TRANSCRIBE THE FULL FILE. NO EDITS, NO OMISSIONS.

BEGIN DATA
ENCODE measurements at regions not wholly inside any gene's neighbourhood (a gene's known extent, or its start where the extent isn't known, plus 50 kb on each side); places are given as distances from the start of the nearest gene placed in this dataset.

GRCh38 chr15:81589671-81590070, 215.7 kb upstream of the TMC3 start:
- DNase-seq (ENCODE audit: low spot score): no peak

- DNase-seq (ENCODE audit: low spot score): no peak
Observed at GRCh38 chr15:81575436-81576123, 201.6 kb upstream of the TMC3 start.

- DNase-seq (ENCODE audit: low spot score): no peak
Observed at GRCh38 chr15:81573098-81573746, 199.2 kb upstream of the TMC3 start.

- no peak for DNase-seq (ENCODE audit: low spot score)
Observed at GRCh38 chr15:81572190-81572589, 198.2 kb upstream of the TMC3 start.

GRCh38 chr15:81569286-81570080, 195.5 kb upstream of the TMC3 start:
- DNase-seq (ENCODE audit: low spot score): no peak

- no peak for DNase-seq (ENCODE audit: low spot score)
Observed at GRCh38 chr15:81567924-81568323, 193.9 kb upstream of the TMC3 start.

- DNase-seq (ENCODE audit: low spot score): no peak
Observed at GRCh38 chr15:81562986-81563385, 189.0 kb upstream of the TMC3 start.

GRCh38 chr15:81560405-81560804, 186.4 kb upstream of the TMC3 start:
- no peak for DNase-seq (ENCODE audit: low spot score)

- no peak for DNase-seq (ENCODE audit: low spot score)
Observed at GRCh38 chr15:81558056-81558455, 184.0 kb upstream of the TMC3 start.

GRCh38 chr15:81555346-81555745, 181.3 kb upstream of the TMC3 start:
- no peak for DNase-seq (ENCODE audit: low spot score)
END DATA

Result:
ENCODE measurements at regions not wholly inside any gene's neighbourhood (a gene's known extent, or its start where the extent isn't known, plus 50 kb on each side); places are given as distances from the start of the nearest gene placed in this dataset.

GRCh38 chr15:81589671-81590070, 215.7 kb upstream of the TMC3 start:
- DNase-seq (ENCODE audit: low spot score): no peak

- DNase-seq (ENCODE audit: low spot score): no peak
Observed at GRCh38 chr15:81575436-81576123, 201.6 kb upstream of the TMC3 start.

- DNase-seq (ENCODE audit: low spot score): no peak
Observed at GRCh38 chr15:81573098-81573746, 199.2 kb upstream of the TMC3 start.

- no peak for DNase-seq (ENCODE audit: low spot score)
Observed at GRCh38 chr15:81572190-81572589, 198.2 kb upstream of the TMC3 start.

GRCh38 chr15:81569286-81570080, 195.5 kb upstream of the TMC3 start:
- DNase-seq (ENCODE audit: low spot score): no peak

- no peak for DNase-seq (ENCODE audit: low spot score)
Observed at GRCh38 chr15:81567924-81568323, 193.9 kb upstream of the TMC3 start.

- DNase-seq (ENCODE audit: low spot score): no peak
Observed at GRCh38 chr15:81562986-81563385, 189.0 kb upstream of the TMC3 start.

GRCh38 chr15:81560405-81560804, 186.4 kb upstream of the TMC3 start:
- no peak for DNase-seq (ENCODE audit: low spot score)

- no peak for DNase-seq (ENCODE audit: low spot score)
Observed at GRCh38 chr15:81558056-81558455, 184.0 kb upstream of the TMC3 start.

GRCh38 chr15:81555346-81555745, 181.3 kb upstream of the TMC3 start:
- no peak for DNase-seq (ENCODE audit: low spot score)